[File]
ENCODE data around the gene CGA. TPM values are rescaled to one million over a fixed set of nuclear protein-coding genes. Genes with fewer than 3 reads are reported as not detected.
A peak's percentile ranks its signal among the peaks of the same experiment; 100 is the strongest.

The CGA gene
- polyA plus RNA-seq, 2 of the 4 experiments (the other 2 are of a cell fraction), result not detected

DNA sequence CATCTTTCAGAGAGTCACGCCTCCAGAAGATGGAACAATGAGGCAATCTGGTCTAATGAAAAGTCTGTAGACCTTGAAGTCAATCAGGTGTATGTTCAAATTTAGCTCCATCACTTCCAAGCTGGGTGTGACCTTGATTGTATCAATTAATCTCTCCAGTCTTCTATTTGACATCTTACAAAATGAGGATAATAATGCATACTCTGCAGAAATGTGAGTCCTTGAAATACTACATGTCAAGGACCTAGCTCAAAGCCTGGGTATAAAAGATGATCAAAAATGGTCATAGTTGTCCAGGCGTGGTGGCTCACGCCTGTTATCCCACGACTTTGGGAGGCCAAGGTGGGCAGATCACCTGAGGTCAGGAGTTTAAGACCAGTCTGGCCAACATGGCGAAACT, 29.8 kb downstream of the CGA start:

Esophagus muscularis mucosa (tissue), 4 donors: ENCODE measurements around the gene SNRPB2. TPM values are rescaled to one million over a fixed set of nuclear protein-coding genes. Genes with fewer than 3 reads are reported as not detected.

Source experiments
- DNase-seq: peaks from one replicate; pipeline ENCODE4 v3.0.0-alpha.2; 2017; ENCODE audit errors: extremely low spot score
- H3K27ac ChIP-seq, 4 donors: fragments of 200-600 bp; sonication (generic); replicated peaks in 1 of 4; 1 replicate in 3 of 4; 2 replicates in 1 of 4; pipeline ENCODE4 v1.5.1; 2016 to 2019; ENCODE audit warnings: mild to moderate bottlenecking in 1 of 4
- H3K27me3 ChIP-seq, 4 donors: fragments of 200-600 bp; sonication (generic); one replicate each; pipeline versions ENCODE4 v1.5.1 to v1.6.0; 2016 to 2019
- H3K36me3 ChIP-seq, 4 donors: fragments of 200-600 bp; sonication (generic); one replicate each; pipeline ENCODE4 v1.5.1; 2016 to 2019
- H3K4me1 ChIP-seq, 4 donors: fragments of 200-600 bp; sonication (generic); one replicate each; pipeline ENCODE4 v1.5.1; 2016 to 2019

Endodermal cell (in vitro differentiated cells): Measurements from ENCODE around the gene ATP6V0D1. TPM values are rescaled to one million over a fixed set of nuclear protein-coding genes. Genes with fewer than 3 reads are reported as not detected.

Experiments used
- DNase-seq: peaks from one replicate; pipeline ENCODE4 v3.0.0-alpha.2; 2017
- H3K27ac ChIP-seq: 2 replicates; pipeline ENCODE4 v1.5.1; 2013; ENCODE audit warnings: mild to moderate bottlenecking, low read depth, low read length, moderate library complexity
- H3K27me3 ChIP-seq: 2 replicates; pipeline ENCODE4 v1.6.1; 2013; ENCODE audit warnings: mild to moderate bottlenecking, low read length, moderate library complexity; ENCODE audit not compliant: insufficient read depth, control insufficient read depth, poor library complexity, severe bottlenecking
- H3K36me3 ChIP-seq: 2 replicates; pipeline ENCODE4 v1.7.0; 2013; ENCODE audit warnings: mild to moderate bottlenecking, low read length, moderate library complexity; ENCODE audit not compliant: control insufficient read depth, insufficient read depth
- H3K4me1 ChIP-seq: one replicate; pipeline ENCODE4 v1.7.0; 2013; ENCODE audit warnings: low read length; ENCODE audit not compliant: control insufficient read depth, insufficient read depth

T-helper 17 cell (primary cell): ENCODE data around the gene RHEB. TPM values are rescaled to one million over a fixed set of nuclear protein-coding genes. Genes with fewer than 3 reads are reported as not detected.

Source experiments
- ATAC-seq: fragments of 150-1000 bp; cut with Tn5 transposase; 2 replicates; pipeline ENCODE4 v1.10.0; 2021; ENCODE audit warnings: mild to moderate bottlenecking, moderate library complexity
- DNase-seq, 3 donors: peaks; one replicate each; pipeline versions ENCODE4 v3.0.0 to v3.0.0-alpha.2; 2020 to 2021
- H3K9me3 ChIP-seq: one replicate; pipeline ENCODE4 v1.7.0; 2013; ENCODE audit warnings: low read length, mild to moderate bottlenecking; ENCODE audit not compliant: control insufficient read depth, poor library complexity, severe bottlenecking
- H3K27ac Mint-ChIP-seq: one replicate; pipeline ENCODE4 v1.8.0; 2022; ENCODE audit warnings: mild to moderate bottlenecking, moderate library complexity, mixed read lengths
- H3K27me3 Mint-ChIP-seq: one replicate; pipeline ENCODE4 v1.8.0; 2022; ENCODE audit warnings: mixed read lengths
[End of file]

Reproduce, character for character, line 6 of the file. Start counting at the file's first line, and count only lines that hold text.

Esophagus muscularis mucosa (tissue), 4 donors: ENCODE measurements around the gene SNRPB2. TPM values are rescaled to one million over a fixed set of nuclear protein-coding genes. Genes with fewer than 3 reads are reported as not detected.